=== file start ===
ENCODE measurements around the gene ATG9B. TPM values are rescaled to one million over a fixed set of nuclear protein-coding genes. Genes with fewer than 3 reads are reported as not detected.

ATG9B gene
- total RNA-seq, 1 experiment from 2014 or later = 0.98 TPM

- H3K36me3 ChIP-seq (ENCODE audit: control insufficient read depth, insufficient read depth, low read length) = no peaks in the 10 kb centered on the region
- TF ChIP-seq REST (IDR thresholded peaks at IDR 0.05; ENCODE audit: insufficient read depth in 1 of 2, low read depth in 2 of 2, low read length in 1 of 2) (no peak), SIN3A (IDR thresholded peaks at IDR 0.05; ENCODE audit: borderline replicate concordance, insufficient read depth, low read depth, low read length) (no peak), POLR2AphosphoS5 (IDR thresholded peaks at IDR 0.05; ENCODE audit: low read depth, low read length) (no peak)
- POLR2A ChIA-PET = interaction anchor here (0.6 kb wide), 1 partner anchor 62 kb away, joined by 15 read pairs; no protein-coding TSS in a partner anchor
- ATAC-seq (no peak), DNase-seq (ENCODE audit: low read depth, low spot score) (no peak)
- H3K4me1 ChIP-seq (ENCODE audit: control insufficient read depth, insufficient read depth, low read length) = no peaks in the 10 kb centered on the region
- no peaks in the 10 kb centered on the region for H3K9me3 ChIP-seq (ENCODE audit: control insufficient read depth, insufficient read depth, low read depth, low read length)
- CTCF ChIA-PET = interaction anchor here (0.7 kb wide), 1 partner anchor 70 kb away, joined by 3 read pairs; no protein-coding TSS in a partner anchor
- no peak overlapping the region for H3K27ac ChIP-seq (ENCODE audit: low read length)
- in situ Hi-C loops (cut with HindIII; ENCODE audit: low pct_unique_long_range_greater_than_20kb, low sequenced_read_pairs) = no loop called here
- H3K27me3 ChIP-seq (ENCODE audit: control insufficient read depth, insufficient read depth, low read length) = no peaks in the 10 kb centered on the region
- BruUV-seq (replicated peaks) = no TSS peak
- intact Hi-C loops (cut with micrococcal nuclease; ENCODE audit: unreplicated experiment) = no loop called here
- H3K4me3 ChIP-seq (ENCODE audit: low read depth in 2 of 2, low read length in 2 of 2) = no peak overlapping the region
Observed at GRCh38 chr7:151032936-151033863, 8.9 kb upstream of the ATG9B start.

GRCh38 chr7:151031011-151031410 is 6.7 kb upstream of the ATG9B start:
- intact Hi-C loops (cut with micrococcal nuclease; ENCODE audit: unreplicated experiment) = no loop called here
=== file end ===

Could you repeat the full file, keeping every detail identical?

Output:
ENCODE measurements around the gene ATG9B. TPM values are rescaled to one million over a fixed set of nuclear protein-coding genes. Genes with fewer than 3 reads are reported as not detected.

ATG9B gene
- total RNA-seq, 1 experiment from 2014 or later = 0.98 TPM

- H3K36me3 ChIP-seq (ENCODE audit: control insufficient read depth, insufficient read depth, low read length) = no peaks in the 10 kb centered on the region
- TF ChIP-seq REST (IDR thresholded peaks at IDR 0.05; ENCODE audit: insufficient read depth in 1 of 2, low read depth in 2 of 2, low read length in 1 of 2) (no peak), SIN3A (IDR thresholded peaks at IDR 0.05; ENCODE audit: borderline replicate concordance, insufficient read depth, low read depth, low read length) (no peak), POLR2AphosphoS5 (IDR thresholded peaks at IDR 0.05; ENCODE audit: low read depth, low read length) (no peak)
- POLR2A ChIA-PET = interaction anchor here (0.6 kb wide), 1 partner anchor 62 kb away, joined by 15 read pairs; no protein-coding TSS in a partner anchor
- ATAC-seq (no peak), DNase-seq (ENCODE audit: low read depth, low spot score) (no peak)
- H3K4me1 ChIP-seq (ENCODE audit: control insufficient read depth, insufficient read depth, low read length) = no peaks in the 10 kb centered on the region
- no peaks in the 10 kb centered on the region for H3K9me3 ChIP-seq (ENCODE audit: control insufficient read depth, insufficient read depth, low read depth, low read length)
- CTCF ChIA-PET = interaction anchor here (0.7 kb wide), 1 partner anchor 70 kb away, joined by 3 read pairs; no protein-coding TSS in a partner anchor
- no peak overlapping the region for H3K27ac ChIP-seq (ENCODE audit: low read length)
- in situ Hi-C loops (cut with HindIII; ENCODE audit: low pct_unique_long_range_greater_than_20kb, low sequenced_read_pairs) = no loop called here
- H3K27me3 ChIP-seq (ENCODE audit: control insufficient read depth, insufficient read depth, low read length) = no peaks in the 10 kb centered on the region
- BruUV-seq (replicated peaks) = no TSS peak
- intact Hi-C loops (cut with micrococcal nuclease; ENCODE audit: unreplicated experiment) = no loop called here
- H3K4me3 ChIP-seq (ENCODE audit: low read depth in 2 of 2, low read length in 2 of 2) = no peak overlapping the region
Observed at GRCh38 chr7:151032936-151033863, 8.9 kb upstream of the ATG9B start.

GRCh38 chr7:151031011-151031410 is 6.7 kb upstream of the ATG9B start:
- intact Hi-C loops (cut with micrococcal nuclease; ENCODE audit: unreplicated experiment) = no loop called here